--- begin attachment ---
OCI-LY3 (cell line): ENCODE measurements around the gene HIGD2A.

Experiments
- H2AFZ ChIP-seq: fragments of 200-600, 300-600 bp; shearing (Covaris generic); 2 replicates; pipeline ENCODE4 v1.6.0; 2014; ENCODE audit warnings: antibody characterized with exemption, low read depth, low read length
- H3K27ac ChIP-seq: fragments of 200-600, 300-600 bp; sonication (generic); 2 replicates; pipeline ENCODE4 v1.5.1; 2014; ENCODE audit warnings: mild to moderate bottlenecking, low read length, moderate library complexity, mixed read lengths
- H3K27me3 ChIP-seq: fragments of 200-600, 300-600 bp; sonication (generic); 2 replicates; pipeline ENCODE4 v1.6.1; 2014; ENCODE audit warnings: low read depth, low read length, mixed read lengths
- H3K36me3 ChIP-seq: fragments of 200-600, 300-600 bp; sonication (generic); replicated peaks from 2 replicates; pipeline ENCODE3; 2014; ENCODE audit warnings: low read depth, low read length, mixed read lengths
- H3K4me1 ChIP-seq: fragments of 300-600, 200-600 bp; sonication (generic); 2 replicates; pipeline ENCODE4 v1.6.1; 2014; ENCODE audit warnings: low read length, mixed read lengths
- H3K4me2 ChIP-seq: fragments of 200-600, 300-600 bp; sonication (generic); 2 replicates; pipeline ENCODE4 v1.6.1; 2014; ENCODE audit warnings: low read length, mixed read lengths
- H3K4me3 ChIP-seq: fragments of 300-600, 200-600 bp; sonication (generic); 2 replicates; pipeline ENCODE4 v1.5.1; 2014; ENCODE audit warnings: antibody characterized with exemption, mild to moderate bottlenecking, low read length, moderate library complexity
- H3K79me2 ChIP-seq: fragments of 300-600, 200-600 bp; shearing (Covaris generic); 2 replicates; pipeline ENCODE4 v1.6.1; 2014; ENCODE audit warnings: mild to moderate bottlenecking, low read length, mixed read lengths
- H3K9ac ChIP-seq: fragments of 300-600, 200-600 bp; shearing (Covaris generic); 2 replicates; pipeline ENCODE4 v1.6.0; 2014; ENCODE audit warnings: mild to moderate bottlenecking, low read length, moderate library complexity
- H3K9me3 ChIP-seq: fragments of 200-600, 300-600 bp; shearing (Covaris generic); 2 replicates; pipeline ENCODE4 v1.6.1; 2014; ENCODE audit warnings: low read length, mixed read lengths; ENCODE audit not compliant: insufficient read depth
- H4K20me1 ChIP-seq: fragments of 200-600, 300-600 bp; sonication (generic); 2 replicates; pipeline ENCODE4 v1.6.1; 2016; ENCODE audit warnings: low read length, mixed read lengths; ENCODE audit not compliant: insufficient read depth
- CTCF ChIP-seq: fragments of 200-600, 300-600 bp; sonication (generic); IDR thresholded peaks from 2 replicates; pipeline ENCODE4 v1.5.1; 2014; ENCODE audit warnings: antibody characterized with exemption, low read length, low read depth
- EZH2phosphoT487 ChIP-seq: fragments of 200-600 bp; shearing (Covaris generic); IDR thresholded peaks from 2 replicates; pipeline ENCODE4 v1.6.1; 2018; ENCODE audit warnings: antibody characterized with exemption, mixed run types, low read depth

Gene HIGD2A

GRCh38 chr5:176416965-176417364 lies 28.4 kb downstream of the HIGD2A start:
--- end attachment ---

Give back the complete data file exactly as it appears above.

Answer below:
OCI-LY3 (cell line): ENCODE measurements around the gene HIGD2A.

Experiments
- H2AFZ ChIP-seq: fragments of 200-600, 300-600 bp; shearing (Covaris generic); 2 replicates; pipeline ENCODE4 v1.6.0; 2014; ENCODE audit warnings: antibody characterized with exemption, low read depth, low read length
- H3K27ac ChIP-seq: fragments of 200-600, 300-600 bp; sonication (generic); 2 replicates; pipeline ENCODE4 v1.5.1; 2014; ENCODE audit warnings: mild to moderate bottlenecking, low read length, moderate library complexity, mixed read lengths
- H3K27me3 ChIP-seq: fragments of 200-600, 300-600 bp; sonication (generic); 2 replicates; pipeline ENCODE4 v1.6.1; 2014; ENCODE audit warnings: low read depth, low read length, mixed read lengths
- H3K36me3 ChIP-seq: fragments of 200-600, 300-600 bp; sonication (generic); replicated peaks from 2 replicates; pipeline ENCODE3; 2014; ENCODE audit warnings: low read depth, low read length, mixed read lengths
- H3K4me1 ChIP-seq: fragments of 300-600, 200-600 bp; sonication (generic); 2 replicates; pipeline ENCODE4 v1.6.1; 2014; ENCODE audit warnings: low read length, mixed read lengths
- H3K4me2 ChIP-seq: fragments of 200-600, 300-600 bp; sonication (generic); 2 replicates; pipeline ENCODE4 v1.6.1; 2014; ENCODE audit warnings: low read length, mixed read lengths
- H3K4me3 ChIP-seq: fragments of 300-600, 200-600 bp; sonication (generic); 2 replicates; pipeline ENCODE4 v1.5.1; 2014; ENCODE audit warnings: antibody characterized with exemption, mild to moderate bottlenecking, low read length, moderate library complexity
- H3K79me2 ChIP-seq: fragments of 300-600, 200-600 bp; shearing (Covaris generic); 2 replicates; pipeline ENCODE4 v1.6.1; 2014; ENCODE audit warnings: mild to moderate bottlenecking, low read length, mixed read lengths
- H3K9ac ChIP-seq: fragments of 300-600, 200-600 bp; shearing (Covaris generic); 2 replicates; pipeline ENCODE4 v1.6.0; 2014; ENCODE audit warnings: mild to moderate bottlenecking, low read length, moderate library complexity
- H3K9me3 ChIP-seq: fragments of 200-600, 300-600 bp; shearing (Covaris generic); 2 replicates; pipeline ENCODE4 v1.6.1; 2014; ENCODE audit warnings: low read length, mixed read lengths; ENCODE audit not compliant: insufficient read depth
- H4K20me1 ChIP-seq: fragments of 200-600, 300-600 bp; sonication (generic); 2 replicates; pipeline ENCODE4 v1.6.1; 2016; ENCODE audit warnings: low read length, mixed read lengths; ENCODE audit not compliant: insufficient read depth
- CTCF ChIP-seq: fragments of 200-600, 300-600 bp; sonication (generic); IDR thresholded peaks from 2 replicates; pipeline ENCODE4 v1.5.1; 2014; ENCODE audit warnings: antibody characterized with exemption, low read length, low read depth
- EZH2phosphoT487 ChIP-seq: fragments of 200-600 bp; shearing (Covaris generic); IDR thresholded peaks from 2 replicates; pipeline ENCODE4 v1.6.1; 2018; ENCODE audit warnings: antibody characterized with exemption, mixed run types, low read depth

Gene HIGD2A

GRCh38 chr5:176416965-176417364 lies 28.4 kb downstream of the HIGD2A start: